Looking for locations in all the wrong places? It's a vexing problem when companies expand or consolidate, especially in unfamiliar markets. A mere few miles may separate a great spot from any number of lousy ones. The width of a city street can spell the difference between locating a facility in a neighborhood with special tax treatment and missing out on that break. A host of variables will shape the outcome, everything from median incomes to home values to education levels to transportation hubs to municipal zoning restrictions and much more.
Who has the time to learn all that, or the budget to visit multiple sites, or the stomach to assess brokers' true agendas and incentives? Simple Web searches can glean some insight regarding the suitability of general locations, but finding space that fits exacting criteria takes much more digging and local knowledge.
For Ken Kaufman, founder and CEO of CFOwise, an executive staffing firm that places "permanent part-time" finance executives with companies in California, Nevada, and Utah, there had to be a better way.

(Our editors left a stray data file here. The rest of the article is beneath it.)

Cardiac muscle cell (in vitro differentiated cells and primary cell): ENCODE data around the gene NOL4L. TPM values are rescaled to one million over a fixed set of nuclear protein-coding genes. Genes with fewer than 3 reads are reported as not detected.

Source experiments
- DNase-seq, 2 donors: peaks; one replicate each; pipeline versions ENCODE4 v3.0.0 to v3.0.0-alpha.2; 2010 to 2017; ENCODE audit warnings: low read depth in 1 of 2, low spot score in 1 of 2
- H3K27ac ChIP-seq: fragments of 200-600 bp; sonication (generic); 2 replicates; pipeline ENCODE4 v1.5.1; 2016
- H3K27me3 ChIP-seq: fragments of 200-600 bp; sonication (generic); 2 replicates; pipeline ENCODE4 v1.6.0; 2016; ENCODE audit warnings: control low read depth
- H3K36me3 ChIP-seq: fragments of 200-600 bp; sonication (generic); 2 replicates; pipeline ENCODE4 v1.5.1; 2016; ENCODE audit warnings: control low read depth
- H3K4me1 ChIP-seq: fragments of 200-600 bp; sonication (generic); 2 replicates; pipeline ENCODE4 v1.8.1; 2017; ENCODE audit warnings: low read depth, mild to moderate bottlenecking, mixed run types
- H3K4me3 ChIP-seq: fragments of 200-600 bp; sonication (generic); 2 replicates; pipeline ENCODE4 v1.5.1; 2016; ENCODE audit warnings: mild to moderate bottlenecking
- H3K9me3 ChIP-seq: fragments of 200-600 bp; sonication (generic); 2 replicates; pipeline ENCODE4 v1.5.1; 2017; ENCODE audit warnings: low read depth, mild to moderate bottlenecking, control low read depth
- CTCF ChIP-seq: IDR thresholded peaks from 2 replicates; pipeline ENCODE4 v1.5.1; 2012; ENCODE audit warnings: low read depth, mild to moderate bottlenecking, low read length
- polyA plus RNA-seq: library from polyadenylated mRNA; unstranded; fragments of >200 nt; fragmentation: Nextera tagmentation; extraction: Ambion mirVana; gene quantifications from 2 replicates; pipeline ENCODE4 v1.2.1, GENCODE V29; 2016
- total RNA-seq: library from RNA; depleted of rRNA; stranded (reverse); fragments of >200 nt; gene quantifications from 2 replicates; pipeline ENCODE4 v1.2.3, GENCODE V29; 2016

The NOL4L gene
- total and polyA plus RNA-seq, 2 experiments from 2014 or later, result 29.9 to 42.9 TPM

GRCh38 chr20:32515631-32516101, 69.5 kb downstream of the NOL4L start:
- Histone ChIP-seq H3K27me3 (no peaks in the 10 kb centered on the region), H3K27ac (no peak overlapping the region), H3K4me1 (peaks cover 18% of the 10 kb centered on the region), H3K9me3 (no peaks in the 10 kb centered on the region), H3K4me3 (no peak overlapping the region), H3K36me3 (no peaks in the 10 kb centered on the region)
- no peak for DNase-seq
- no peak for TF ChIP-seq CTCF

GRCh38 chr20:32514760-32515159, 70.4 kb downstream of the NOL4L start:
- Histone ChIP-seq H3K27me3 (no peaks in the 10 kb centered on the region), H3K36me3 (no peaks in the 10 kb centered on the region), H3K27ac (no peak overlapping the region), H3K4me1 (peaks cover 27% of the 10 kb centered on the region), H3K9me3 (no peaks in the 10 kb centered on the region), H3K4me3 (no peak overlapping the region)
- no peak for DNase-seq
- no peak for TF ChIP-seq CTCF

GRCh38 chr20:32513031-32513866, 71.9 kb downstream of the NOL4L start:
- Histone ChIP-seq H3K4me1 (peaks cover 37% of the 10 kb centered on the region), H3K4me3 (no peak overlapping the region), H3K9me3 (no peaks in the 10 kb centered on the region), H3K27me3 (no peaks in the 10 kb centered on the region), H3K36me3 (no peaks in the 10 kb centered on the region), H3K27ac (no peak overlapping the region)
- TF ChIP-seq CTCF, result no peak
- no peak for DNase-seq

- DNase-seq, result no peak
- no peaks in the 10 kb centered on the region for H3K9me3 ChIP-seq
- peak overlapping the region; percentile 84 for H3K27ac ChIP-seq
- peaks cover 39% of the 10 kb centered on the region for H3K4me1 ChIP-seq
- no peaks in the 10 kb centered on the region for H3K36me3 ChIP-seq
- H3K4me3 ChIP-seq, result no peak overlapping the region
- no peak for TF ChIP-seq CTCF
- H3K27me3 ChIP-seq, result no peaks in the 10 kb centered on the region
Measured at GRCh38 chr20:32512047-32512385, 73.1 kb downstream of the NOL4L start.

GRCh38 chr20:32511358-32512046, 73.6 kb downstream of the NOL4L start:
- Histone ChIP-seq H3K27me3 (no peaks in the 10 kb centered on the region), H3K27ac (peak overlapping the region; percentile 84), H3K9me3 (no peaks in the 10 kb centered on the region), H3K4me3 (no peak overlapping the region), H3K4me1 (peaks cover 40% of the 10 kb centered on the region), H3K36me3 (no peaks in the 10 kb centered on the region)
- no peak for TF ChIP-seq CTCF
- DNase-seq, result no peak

Recently, when Kaufman was assessing how (or even whether) to staff a client engagement in Portland, Oregon, he tested Zoomprospector.com, a free Web-based service that offers demographic data on thousands of communities across the United States. (The communities pay to be listed.) Users specify a list of desired attributes and the site recommends locations.
Users can view demographic data for any selected community, retrieve a ranked list of communities that most closely match places where a business already exists, or search for communities that match business-location requirements. Zoomprospector can even sift through these communities for patents issued, venture-capital businesses funded, average household expenditures, nearest interstates, and the presence of federal empowerment zones or Environmental Protection Agency Superfund sites.
Zooming in on Portland, Kaufman compared lease rates, learned about commute times, tax rates, and other considerations, and quickly closed the deal.
"My mind goes first and foremost to the hundreds of thousands of dollars lost by making wrong decisions when opening in new markets," says Kaufman. "I wouldn't say that Zoomprospector would always avoid that, but in 90 percent of cases it can help us identify problems before going in." A happy prospect indeed.
S.L. Mintz is deputy editor at CFO.